The federal sentencing guidelines took effect on November 1, 1987. As a former federal probation officer, I watched a judge languish over sending a 77-year-old woman to prison for 10 years who carried drugs in her girdle. A 20-year sentence for a marijuana grower. Time and time again, judges complained that their hands were tied and some were angry and outspoken about it. Probation officers became guideline robots with not a thread of compassion or humanity allowed. Recommendations for sentencing were mathematic computations rather than well considered, balanced solutions for sentencing. Such sentences were supposed to reduce disparity.
The federal sentencing guidelines have lost credence with the Court. Today, judges are following the advisory guidelines 46.3% of the time.
The historically changeless legal system has begun to shake itself awake.
Judges are requesting options, lawyers are seeking creative alternatives to incarceration, and law-makers are recognizing the need for less punitive sanctions for non-violent offenders to reduce prison overcrowding. Now the USSC is inching toward revision of the fraud guidelines. This changes everything.
Judges are required to consider mitigating facts about the offense and mitigating facts about the offender. Suddenly, the focus has shifted from multiple meetings with the AUSA hammering out guideline calculations to plea agreements that allow for considerations for an offender’s health or family circumstances and an opportunity to request a sentence much lower than the guideline range.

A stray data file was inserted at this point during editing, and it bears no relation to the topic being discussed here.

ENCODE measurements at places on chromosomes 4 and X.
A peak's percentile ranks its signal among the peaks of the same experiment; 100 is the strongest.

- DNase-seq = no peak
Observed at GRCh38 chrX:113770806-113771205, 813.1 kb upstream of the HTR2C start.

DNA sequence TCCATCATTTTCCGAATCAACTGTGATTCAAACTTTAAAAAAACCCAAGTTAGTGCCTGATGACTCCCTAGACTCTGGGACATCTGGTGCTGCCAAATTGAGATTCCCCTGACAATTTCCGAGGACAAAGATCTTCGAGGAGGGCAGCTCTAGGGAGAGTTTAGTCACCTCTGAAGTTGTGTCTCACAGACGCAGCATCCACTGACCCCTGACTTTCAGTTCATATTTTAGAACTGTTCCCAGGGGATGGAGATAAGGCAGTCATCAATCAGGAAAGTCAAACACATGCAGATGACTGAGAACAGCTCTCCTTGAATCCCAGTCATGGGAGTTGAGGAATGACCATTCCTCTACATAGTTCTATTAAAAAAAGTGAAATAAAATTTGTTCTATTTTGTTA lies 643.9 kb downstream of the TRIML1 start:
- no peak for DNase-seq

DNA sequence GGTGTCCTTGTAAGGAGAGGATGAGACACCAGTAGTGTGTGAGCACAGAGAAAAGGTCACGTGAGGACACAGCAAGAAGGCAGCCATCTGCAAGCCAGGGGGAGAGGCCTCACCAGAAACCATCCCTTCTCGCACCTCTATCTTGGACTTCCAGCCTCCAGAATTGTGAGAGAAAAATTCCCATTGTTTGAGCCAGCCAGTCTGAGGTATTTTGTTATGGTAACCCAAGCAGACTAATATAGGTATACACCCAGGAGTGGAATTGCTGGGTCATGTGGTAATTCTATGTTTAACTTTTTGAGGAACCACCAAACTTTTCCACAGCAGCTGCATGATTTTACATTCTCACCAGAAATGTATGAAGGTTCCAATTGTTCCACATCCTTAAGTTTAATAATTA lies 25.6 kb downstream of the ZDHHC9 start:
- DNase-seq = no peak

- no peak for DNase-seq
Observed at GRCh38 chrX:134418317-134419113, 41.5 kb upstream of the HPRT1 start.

With less than five percent of the world’s population but nearly 25 percent of the world’s prisoners, the U.S. continues to rank first among nations in both prison and jail population and per capita rates. With proposed legislation to reduce prison overcrowding and create alternatives for non-violent offenders, defense attorneys must seize this opportunity.
More than ever before, defense attorneys should expose all of the mitigating aspects of the offense with their arguments well supported by case law involving similar conduct. They should take the opportunity to get to know their client on a personal level and spend one to two full days interviewing them about their background. During this process, they will be looking for the most compelling issues and decide which collateral contacts to interview to support these issues. They are then in a position to determine what types of evaluations and documentation is needed to support these mitigating issues. Next, it is important to obtain character letters from the most relevant sources who can provide detailed examples of the client’s character. Crafting the perfect character letter is critical and warrants a whole separate discussion! Putting together the perfect package for sentencing is my passion.
I have been very fortunate to have stood alongside some of the best attorneys in the country, working together to provide the Court with the best options to impose a sentence that makes sense and is not greater than necessary.